I’m goin’ to Disney World

From everyone who has been given much, much will be demanded; and from the one who has been entrusted with much, much more will be asked. Luke 12:48 NIV

When I was a senior in college, I never would have imagined that a couple of 10-year-old kids would grow up to be two of my dearest friends. At the time, that would have just been weird. But let 35 or so years go by – during which time those kids get married and have a family and do all sorts of wonderful stuff – and now it doesn’t seem weird at all.

The “kids” I have in mind are Monday and Darin Cleghorn, dear friends from North Alabama and members of the church where I grew up. Prior to being the responsible grown people they are now, though, they were just like any other kids – well, sort of. When Monday was a youngster, she wrote and illustrated a story for me about a poisonous “snak.” (You know, silent “e” is such a waste of crayon when you’re 8…) And although I was not a witness to this, I understand that Darin stole a tractor once and took it for a joy ride. (Since he was just 2 at the time and wasn’t wearing anything but a diaper, no arrests were made.)

And now for the rest of the story…

At a Loss

I consider everything a loss compared to the surpassing greatness of knowing Christ Jesus my Lord. Philippians 3:8 (NIV)

I remember standing on Main Street, U.S.A. in Magic Kingdom Park at the Walt Disney World Resort one night when I was about 15 years old. I had spent the day watching life-like robotic parrots and pirates sing, taken a simulated rocket trip to Mars, watched talented singer/dancers put on a spectacular show in front of the iconic Cinderella Castle singing every Disney song ever written, and watched Abraham Lincoln stand up and deliver a stirring speech. It was an unforgettable day.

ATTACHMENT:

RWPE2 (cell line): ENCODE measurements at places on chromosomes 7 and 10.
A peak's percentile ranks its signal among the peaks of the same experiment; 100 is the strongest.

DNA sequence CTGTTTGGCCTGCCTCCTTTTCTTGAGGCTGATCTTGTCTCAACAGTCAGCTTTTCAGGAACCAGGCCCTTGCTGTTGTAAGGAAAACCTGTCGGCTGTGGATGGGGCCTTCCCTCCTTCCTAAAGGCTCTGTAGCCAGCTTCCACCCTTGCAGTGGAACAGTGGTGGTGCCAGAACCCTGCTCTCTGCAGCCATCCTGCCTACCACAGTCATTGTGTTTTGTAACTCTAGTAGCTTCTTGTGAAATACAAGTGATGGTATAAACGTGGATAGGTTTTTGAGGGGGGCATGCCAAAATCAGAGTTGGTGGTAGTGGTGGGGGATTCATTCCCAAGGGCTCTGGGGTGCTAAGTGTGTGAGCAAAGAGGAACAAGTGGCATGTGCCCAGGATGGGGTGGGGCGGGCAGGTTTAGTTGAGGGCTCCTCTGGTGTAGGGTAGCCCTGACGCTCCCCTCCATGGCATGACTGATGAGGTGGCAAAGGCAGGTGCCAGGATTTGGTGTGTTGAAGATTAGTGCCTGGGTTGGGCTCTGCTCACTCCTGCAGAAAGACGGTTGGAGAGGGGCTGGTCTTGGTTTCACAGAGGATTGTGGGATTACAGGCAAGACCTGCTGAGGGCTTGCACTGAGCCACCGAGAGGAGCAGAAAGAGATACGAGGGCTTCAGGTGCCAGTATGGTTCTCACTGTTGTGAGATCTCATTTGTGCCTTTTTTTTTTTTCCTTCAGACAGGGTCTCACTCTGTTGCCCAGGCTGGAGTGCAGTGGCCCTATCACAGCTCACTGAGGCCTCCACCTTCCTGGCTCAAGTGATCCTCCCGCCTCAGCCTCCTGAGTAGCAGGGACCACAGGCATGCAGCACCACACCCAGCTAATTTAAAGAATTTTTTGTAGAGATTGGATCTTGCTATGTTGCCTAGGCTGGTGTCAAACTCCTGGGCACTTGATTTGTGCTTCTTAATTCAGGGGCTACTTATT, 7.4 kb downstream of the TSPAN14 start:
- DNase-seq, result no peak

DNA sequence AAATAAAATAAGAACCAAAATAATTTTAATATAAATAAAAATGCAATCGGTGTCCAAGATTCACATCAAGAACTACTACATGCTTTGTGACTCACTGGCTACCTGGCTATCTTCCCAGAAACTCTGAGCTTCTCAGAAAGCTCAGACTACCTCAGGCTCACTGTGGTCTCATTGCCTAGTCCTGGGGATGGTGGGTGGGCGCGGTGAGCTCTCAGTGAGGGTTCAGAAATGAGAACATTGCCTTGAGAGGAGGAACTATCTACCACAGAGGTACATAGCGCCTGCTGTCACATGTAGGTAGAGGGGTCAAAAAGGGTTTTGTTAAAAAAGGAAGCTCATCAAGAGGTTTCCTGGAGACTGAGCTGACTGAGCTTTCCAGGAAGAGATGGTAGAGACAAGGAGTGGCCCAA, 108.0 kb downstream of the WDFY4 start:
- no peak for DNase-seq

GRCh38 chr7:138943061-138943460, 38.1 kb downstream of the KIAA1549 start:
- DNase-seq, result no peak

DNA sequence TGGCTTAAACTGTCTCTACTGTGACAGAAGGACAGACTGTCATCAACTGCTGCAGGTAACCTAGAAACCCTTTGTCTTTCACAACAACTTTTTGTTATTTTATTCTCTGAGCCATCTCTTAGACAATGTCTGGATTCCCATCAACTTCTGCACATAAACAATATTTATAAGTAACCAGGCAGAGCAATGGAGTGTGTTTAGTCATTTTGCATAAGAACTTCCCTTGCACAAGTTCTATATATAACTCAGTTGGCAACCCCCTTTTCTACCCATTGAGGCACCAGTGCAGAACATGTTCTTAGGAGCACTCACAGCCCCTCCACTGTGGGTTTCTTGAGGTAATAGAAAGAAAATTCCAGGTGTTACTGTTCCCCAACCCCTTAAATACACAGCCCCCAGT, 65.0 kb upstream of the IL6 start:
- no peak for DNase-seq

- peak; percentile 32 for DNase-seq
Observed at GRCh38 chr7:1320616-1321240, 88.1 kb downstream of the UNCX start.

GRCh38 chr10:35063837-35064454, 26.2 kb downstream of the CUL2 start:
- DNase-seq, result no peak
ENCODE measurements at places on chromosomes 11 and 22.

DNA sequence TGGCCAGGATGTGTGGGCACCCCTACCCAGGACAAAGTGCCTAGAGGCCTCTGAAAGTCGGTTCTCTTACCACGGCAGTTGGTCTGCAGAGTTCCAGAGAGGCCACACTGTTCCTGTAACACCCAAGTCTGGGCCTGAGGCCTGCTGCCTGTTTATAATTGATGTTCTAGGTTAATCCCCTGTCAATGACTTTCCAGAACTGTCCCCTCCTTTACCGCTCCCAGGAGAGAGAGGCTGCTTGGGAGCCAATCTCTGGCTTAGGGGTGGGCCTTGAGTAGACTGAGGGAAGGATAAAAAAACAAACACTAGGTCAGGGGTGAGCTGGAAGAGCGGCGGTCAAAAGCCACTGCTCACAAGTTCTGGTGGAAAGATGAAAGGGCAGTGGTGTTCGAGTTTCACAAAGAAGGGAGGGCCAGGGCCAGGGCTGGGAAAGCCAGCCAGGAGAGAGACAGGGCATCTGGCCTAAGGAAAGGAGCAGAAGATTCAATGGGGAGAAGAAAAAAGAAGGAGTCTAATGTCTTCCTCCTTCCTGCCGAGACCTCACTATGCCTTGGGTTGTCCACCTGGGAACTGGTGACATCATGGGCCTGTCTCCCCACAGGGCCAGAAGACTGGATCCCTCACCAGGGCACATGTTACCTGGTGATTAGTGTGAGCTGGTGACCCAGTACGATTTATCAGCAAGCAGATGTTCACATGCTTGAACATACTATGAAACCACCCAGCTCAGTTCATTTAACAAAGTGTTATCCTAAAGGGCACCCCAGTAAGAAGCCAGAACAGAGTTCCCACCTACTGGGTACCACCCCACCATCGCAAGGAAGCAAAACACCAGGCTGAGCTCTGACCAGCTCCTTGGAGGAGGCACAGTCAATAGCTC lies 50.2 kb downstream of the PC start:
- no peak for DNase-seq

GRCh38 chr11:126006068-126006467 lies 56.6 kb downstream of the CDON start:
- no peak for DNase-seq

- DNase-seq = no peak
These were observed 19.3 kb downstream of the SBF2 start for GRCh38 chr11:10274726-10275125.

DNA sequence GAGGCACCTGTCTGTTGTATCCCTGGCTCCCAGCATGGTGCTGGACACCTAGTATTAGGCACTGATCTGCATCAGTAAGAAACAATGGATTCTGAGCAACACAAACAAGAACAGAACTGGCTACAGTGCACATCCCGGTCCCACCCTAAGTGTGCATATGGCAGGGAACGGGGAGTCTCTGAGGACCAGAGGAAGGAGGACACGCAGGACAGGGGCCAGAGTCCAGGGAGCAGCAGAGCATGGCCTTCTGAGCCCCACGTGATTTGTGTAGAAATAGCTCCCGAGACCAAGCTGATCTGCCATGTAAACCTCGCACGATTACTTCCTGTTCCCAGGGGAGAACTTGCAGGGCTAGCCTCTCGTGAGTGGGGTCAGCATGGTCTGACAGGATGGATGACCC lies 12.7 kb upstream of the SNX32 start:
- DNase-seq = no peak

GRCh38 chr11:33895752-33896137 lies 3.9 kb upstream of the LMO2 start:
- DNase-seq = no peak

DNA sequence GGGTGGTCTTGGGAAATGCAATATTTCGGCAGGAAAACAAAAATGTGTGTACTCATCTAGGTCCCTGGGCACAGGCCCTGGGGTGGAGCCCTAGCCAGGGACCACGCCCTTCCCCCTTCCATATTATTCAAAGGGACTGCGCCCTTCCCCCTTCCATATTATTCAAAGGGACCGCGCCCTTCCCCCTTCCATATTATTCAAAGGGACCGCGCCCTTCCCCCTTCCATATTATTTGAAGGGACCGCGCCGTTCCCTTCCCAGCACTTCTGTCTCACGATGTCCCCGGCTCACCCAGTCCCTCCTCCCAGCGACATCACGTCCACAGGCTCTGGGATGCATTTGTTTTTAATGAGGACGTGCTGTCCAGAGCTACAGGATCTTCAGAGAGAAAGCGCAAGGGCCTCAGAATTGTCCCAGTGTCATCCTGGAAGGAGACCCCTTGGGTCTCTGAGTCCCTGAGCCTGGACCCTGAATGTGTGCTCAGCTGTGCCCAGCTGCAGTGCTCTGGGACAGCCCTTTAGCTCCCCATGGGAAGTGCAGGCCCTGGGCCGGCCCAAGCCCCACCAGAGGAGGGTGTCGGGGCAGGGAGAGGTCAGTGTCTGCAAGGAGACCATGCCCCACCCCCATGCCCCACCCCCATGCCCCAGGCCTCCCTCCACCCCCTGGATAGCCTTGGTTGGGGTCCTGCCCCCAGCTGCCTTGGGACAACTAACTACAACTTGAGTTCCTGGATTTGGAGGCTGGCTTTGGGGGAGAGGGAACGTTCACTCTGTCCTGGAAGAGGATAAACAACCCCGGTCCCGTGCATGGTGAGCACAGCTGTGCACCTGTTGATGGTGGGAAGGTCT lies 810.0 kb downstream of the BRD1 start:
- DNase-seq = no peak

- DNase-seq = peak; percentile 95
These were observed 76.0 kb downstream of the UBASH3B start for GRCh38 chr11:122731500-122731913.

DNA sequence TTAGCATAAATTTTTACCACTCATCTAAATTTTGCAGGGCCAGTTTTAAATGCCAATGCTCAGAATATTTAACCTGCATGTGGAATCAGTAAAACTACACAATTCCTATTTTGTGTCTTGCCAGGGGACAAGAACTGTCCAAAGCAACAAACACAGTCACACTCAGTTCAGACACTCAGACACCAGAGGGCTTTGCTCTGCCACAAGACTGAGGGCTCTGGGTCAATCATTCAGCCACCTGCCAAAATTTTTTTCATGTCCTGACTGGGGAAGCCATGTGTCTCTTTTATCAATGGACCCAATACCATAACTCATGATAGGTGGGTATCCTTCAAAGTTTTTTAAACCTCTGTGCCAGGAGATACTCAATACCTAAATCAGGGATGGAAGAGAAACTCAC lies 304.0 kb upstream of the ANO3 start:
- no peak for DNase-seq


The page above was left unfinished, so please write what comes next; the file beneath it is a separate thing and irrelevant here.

As I stood there that night watching the glittering Main Street Electrical Parade and listening to its catchy musical soundtrack, I was struck with the realization that I had experienced something that day I couldn’t articulate at the time, something exemplified by the parade I was watching and listening to. While the bouncy and repetitive main melody played nonstop throughout the half-hour parade, never ending and never missing a beat, I noticed that, as every themed parade float wheeled into earshot, it overlaid its own unique tune, totally in sync with that main soundtrack, matching its rhythm precisely, beat-for-beat. As one float moved on another would turn the corner, broadcasting “Whistle While You Work” from the Seven Dwarfs float or “When You Wish Upon a Star” from the Pinocchio float. Float after float and tune after tune came and went, always in perfect synchronization with the main soundtrack.

It was one of those defining moments. After all, the Magic Kingdom wasn’t the rinky-dink county fair back home with its rickety Ferris wheel and merry-go-round; and the Main Street Electrical Parade wasn’t the tacky little homespun Christmas parade – this was something in a class by itself, a level of excellence and technology I had only imagined existed. I had never experienced anything quite like that in my 1970s small-town existence.

I left the park trying to get my arms around what I had seen and heard that day. I didn’t believe in actual magic, but if it existed, this was where it lived. Every time I set foot in the Magic Kingdom or see that parade, I’m transported back to that first visit 40+ years ago.

I thought nothing else could ever be that amazing.